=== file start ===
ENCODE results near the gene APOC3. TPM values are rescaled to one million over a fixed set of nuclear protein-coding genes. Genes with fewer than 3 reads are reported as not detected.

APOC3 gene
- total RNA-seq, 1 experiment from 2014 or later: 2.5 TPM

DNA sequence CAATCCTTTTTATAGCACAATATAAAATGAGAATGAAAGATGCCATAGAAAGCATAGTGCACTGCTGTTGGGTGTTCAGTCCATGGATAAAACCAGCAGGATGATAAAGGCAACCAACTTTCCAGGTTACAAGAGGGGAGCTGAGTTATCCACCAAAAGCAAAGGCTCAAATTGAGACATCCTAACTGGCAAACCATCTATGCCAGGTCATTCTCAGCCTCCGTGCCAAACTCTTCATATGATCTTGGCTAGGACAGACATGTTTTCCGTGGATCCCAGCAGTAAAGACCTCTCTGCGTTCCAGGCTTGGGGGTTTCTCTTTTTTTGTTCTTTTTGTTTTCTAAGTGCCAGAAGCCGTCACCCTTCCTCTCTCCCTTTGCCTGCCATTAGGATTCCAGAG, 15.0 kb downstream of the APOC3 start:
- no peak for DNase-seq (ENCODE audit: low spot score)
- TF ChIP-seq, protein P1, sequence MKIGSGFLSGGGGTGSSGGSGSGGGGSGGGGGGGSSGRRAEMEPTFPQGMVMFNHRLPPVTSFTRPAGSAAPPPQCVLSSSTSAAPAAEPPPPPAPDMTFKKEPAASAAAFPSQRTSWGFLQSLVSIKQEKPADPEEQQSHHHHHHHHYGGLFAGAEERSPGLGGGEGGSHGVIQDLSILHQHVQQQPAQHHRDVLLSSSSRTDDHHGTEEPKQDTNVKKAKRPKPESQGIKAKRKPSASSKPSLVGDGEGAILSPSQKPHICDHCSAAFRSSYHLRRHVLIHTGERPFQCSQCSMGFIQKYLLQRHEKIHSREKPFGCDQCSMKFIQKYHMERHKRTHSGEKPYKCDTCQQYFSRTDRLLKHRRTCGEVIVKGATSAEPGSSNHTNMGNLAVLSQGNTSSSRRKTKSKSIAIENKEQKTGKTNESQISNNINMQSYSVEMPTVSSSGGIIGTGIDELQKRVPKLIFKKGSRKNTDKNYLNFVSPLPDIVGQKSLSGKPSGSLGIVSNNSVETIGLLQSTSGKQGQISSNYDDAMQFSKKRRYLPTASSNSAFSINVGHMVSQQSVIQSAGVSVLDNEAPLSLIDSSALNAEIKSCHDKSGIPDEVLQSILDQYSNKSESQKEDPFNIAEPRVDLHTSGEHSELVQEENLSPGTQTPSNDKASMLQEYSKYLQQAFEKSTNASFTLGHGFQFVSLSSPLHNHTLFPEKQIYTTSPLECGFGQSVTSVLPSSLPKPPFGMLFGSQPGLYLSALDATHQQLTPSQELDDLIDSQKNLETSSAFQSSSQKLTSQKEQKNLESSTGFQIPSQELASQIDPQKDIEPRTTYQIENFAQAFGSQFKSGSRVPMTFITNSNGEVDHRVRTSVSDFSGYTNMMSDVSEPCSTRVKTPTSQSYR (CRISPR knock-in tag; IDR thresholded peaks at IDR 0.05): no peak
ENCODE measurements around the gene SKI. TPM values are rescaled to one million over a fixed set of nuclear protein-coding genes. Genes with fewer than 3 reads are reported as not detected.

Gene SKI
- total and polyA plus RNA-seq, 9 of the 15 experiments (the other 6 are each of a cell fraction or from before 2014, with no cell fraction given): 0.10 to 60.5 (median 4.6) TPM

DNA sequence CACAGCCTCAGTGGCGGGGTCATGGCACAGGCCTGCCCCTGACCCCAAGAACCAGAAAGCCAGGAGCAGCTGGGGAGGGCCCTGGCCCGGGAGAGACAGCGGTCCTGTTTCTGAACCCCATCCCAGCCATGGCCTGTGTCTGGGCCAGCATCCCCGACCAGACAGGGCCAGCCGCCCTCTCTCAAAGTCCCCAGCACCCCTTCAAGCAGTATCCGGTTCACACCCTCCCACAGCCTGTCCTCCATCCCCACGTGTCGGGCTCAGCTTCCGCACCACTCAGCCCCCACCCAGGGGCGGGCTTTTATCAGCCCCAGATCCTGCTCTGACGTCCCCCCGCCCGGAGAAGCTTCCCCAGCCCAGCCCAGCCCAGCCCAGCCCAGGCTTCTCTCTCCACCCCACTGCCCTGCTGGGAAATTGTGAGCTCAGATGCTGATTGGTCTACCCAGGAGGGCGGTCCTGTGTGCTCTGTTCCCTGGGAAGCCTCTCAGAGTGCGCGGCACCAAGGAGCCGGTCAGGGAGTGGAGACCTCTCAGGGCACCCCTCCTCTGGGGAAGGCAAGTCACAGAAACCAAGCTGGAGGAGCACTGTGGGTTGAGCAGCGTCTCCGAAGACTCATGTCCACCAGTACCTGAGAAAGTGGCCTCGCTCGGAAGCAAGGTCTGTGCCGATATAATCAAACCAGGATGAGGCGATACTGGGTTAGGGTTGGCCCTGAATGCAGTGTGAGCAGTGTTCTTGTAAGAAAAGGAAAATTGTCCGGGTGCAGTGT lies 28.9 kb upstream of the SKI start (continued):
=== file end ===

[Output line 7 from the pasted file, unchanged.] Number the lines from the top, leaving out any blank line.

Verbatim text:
ENCODE measurements around the gene SKI. TPM values are rescaled to one million over a fixed set of nuclear protein-coding genes. Genes with fewer than 3 reads are reported as not detected.